Research Perspectives:

PGRMC1 regulation by phosphorylation: potential new insights in controlling biological activity

Michael A. Cahill, Jalal A. Jazayeri, Zaklina Kovacevic and Des R. Richardson _

PDF  |  HTML  |  How to cite

Oncotarget. 2016; 7:50822-50827. https://doi.org/10.18632/oncotarget.10691

Metrics: PDF 2284 views  |   HTML 2225 views  |   ?  


Michael A. Cahill1, Jalal A. Jazayeri1, Zaklina Kovacevic2 and Des R. Richardson2

1 School of Biomedical Sciences, Charles Sturt University, Wagga Wagga, NSW, Australia

2 Molecular Pharmacology and Pathology Program, Department of Pathology, Bosch Institute, University of Sydney, Sydney, NSW, Australia

Correspondence to:

Michael A. Cahill, email:

Des R. Richardson, email:

Keywords: signaling, phosphorylation, cytochrome P450, cancer, SH2-domain

Received: June 01, 2016 Accepted: June 20, 2016 Published: July 19, 2016


Progesterone receptor membrane component 1 (PGRMC1) is a multifunctional protein implicated in multiple pathologies, including cancer and Alzheimer’s disease. The recently published structure of PGRMC1 revealed heme-mediated dimerization that directed the PGRMC1-dependent cytochrome P450-mediated detoxification of doxorubicin. We describe here how the PGRMC1 structure also enables important new insights into the possible regulation of PGRMC1 function by phosphorylation. Predicted regulatory interaction sites for SH2- and SH3-domain proteins are in non-structured regions that could be available to cytoplasmic enzymes. Further to the published interpretation, we suggest that phosphorylation of PGRMC1 at position Y113 may promote the attested membrane trafficking function of PGRMC1. To stimulate further experimentation, we also discuss that heme-mediated dimerization of PGRMC1 and membrane trafficking may be mutually exclusive functions. These roles could potentially be reciprocally regulated by phosphorylation/dephosphorylation at Y113. It follows that the phosphorylation status of PGRMC1 should be further explored in order to better understand many of its proposed biological functions.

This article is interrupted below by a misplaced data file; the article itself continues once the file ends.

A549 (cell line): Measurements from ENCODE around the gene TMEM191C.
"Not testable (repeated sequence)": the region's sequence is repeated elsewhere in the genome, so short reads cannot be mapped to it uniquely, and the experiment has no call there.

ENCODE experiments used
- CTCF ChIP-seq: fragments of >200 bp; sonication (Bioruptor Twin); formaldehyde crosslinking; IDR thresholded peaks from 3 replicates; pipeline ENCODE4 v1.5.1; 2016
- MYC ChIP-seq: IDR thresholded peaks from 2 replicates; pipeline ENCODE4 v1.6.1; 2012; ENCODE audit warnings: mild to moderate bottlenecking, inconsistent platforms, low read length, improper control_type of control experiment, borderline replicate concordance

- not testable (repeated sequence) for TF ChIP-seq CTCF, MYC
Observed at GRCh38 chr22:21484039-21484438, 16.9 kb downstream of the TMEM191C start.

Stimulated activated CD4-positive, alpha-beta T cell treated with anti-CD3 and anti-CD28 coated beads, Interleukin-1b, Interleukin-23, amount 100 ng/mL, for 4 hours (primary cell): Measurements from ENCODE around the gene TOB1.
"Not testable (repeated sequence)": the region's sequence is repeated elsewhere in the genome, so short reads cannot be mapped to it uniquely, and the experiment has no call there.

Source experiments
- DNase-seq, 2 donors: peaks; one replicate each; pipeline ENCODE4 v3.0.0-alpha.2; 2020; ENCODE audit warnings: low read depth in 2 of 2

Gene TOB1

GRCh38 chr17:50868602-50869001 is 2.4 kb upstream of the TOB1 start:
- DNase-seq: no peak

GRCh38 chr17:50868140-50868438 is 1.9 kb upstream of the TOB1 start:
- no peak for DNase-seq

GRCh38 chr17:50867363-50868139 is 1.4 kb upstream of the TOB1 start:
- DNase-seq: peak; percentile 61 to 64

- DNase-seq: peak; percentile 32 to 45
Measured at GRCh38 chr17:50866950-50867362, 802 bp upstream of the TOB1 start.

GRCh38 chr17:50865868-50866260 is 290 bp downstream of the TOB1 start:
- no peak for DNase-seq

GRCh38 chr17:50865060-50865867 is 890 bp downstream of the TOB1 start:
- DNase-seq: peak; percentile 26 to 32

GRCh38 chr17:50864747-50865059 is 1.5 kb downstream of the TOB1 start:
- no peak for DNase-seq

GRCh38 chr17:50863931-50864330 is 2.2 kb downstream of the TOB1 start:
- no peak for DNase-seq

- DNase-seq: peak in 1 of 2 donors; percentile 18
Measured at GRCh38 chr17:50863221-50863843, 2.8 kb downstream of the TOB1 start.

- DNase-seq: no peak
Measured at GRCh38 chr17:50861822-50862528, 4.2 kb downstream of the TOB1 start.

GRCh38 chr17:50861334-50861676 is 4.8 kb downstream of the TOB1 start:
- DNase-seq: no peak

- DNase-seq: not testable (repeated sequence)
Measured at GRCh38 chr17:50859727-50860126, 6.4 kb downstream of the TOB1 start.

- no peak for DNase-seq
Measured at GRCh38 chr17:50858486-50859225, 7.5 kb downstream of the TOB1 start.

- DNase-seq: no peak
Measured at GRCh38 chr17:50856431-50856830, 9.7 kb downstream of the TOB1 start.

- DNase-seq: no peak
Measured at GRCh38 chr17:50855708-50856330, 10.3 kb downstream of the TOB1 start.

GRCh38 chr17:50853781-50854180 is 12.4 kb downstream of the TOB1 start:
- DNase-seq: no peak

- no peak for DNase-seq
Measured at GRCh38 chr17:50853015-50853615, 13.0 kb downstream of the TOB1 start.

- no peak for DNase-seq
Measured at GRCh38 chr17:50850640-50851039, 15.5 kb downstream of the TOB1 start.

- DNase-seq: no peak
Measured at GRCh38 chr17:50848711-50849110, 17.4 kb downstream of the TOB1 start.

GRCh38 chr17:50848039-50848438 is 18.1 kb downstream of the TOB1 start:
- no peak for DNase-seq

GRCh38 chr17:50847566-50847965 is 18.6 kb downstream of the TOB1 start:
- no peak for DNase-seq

Creative Commons License All site content, except where otherwise noted, is licensed under a Creative Commons Attribution 4.0 License.
PII: 10691